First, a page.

select  all SMS_R_System.Name0,__System_ADD_REMOVE_PROGRAMS0.DisplayName00,__System_ADD_REMOVE_PROGRAMS0.Version00 from vSMS_R_System AS SMS_R_System INNER JOIN Add_Remove_Programs_DATA AS __System_ADD_REMOVE_PROGRAMS0 ON __System_ADD_REMOVE_PROGRAMS0.MachineID = SMS_R_System.ItemKey  INNER JOIN _RES_COLL_SMS00001 AS SMS_CM_RES_COLL_SMS00001 ON SMS_CM_RES_COLL_SMS00001.MachineID = SMS_R_System.ItemKey   where __System_ADD_REMOVE_PROGRAMS0.DisplayName00 like N'Microsoft Silverlight'

If the row you’ve located seems to be the correct one, copy the contents of the whole row into e.g. Notepad.


4. In Notepad, remove the part where it says Execute SQL =. You now have the full SQL query statementwhich can be used to create custom reports. Save this SQL query statement for later usage.


1. In the Monitoring node, expand Reporting, right-click on Reports and choose Create Report.


2. On the Information page select SQL-based Report as Type.
3. In the Name field, name the report e.g. Devices with Silverlight.
4. Click on Browse and select a folder to store the custom report. In this example I’ve choosen Software Distribution – Application Monitoring. This might not be the most appropiate place, but it will have to do. When ready, click Next.


5.  On the Summary page, click Next.
6. On the Completion page, click Close.
7. When you’ve clicked on close, Report Builder will launch.


8.  In the left pane, right-click on Data Sources and select Add Data Source.



9. In the Name field, enter ConfigMgr.
10. Select Use a shared connection or report model and click Browse.


11. Double-click on ConfigMgr_<site_code>, scroll to the end and select the item that looks like a GUID. Click on Open.


12.  Click on Test Connection to see if it works. If the connection was successfully established, you’ll see the following message:


13. In the Data Source Properties window, click on OK.
14. Right-click on Datasets and choose Add Dataset in the left pane.

15. In the Name field, enter SQLQueryStatement (can be whatever you want, but no spaces or special characters). Select Use a dataset embedded in my report. Select the ConfigMgr item from the Data source drop down. In the Query field, paste the saved SQL query statement from earlier.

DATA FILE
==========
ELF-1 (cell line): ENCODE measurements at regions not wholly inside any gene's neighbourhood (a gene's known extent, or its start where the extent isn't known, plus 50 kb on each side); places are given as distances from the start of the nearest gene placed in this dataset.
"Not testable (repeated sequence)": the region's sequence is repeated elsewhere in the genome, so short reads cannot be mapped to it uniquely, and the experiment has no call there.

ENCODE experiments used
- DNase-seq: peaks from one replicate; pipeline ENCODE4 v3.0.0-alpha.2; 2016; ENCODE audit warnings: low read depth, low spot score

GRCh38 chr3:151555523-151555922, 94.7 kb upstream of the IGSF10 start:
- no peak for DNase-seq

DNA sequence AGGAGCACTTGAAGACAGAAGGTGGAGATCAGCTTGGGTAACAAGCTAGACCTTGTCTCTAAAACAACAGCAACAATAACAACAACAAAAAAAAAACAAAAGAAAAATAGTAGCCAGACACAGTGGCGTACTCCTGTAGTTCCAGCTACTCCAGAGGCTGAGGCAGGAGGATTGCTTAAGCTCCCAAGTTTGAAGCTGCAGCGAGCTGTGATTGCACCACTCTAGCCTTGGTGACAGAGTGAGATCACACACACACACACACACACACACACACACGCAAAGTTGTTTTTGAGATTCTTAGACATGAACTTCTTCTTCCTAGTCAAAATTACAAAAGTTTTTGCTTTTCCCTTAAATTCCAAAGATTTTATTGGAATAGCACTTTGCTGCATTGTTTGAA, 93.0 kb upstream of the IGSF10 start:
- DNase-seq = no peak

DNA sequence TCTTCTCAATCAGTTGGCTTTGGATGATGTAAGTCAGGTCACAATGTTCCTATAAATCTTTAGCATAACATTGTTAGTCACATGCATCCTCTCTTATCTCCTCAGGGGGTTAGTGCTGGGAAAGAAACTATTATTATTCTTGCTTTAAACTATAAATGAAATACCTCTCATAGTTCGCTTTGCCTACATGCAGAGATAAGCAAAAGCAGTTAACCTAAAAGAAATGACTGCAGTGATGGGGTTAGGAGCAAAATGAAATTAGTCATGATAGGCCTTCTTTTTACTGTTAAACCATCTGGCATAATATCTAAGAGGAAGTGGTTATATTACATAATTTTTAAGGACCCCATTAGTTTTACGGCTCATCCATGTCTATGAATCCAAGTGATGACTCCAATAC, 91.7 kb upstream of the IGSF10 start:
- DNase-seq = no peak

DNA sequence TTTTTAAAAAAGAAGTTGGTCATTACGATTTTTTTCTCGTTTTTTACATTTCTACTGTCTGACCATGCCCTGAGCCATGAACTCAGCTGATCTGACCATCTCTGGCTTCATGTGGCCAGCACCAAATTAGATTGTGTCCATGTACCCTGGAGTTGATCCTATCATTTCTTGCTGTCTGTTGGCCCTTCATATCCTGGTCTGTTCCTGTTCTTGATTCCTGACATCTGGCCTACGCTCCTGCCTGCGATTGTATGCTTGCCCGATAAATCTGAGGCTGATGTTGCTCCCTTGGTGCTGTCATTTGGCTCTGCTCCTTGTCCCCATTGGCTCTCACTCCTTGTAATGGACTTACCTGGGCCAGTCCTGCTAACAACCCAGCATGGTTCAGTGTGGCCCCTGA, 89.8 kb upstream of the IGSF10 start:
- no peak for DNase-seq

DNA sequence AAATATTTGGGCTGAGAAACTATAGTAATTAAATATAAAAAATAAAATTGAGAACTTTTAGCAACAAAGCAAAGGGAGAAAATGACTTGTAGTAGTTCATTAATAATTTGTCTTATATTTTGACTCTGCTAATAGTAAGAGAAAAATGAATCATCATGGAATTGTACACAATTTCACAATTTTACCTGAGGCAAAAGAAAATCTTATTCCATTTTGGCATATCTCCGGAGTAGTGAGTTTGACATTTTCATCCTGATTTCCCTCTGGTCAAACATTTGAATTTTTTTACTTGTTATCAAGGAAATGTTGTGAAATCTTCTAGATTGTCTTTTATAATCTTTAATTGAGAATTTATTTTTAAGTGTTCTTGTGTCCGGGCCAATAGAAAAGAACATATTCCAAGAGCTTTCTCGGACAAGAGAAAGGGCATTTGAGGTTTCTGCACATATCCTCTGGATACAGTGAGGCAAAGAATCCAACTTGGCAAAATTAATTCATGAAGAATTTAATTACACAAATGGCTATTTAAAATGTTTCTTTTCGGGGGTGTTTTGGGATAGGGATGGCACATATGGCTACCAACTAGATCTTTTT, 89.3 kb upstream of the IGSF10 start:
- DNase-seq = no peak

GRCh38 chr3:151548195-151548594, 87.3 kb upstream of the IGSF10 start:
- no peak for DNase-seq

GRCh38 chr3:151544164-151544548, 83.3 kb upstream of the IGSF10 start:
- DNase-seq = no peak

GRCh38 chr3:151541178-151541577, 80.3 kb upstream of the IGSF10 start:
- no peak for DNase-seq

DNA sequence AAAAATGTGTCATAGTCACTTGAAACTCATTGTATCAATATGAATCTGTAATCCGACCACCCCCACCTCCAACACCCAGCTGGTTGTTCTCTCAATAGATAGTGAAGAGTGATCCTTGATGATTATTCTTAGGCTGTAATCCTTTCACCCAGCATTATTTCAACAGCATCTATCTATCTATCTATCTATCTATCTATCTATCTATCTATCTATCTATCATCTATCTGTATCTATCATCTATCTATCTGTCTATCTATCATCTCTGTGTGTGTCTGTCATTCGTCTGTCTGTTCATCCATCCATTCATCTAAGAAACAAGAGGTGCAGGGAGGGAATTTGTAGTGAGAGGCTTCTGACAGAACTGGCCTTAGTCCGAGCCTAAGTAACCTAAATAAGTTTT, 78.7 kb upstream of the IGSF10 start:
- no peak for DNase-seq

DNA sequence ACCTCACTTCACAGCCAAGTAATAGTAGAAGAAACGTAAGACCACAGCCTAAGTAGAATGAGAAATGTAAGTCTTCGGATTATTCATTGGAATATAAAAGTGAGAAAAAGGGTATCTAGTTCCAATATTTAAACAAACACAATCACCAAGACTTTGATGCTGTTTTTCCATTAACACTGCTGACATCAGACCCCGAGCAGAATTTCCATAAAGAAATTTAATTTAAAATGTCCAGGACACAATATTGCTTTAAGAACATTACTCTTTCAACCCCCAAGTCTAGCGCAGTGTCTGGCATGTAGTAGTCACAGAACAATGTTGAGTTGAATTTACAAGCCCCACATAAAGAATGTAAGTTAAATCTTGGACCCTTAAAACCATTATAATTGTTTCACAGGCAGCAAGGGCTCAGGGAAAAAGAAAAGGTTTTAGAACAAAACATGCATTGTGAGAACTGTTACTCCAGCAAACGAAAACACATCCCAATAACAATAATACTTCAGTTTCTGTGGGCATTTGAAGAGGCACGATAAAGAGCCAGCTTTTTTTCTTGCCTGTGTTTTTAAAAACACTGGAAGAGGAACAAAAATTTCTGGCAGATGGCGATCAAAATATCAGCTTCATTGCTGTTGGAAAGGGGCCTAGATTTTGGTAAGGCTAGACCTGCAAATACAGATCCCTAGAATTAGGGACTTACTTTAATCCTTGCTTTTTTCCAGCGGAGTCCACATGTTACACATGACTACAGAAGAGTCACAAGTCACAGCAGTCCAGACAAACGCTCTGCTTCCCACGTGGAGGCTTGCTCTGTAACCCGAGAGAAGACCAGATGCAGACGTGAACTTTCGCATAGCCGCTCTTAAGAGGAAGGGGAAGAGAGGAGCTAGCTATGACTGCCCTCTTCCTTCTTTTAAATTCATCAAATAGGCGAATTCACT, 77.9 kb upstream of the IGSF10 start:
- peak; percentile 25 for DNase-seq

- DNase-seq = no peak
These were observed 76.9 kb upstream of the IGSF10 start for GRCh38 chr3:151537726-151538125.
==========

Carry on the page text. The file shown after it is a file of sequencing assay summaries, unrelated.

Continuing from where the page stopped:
16. Click on Refresh Fields. In the Enter Data Source Credentials window that pops up, enter the password for the Reporting Services Point Account (see note about this account in the beginning of this post). Click OK.

17.  At this point you’ll most likely get an error message like below. If you didn’t get an error, click OK and skip the next part and jump directly to step 18.

From the details of this error message, we can see that there is a permissions issue. In order to resolve this, we need to give the Reporting Services Point Account the permissions to read from the database. Leave all the Report Builder windows open, and launch SQL Server Management Studio on the SQL server and logon. Expand Security and Logins, right-click on the Reporting Services Point Account (in my lab environment that’s CONTOSO\CM_RS) and choose Properties.

In the left pane, select User Mapping. Under Database role membership for: CM_<site_code> put a check mark next to db_datareader and click OK.

Go back to the Dataset Properties window from before and click on Refresh Fields again. This time around nothing should really happen, which means that it’s working.

18. Click on Table or Matrix.

19. Click Next in the New Table or Matrix window (assuming that the correct dataset is choosen, see picture below) .

20. Now it’s time to arrange the fields from the SQL query statement in the dataset that we created earlier. There’s no right or wrong here really, it all comes down to how you want to display the results. As shown in the picture below, I’ve dragged and dropped all fields into the Values field. Click Next.

21. On the Choose the layout page, click Next.
22. On the Choose a style page, either choose the default style or select another. I’ve choosen Corporate. Click Finish. At this point we could continue to extend this report, perhaps insert some text above the table with the name of the report, but for this post we’ll not go further.
23. Click on the Report Builder button and choose Save.


Now that we’ve successfully created our custom report, lets go ahead and see how it looks when we run it from within the ConfigMgr console.

1. Go to the Monitoring node. Expand Reporting and then Reports. Scroll down to Software Distribution – Application Monitoring (or the folder you’ve selected when you first created the report).
2. Right-click on the Devices with Silverlight and select Run.

3.  Report Viewer will now launch and the results from the SQL query statement should be visible as below: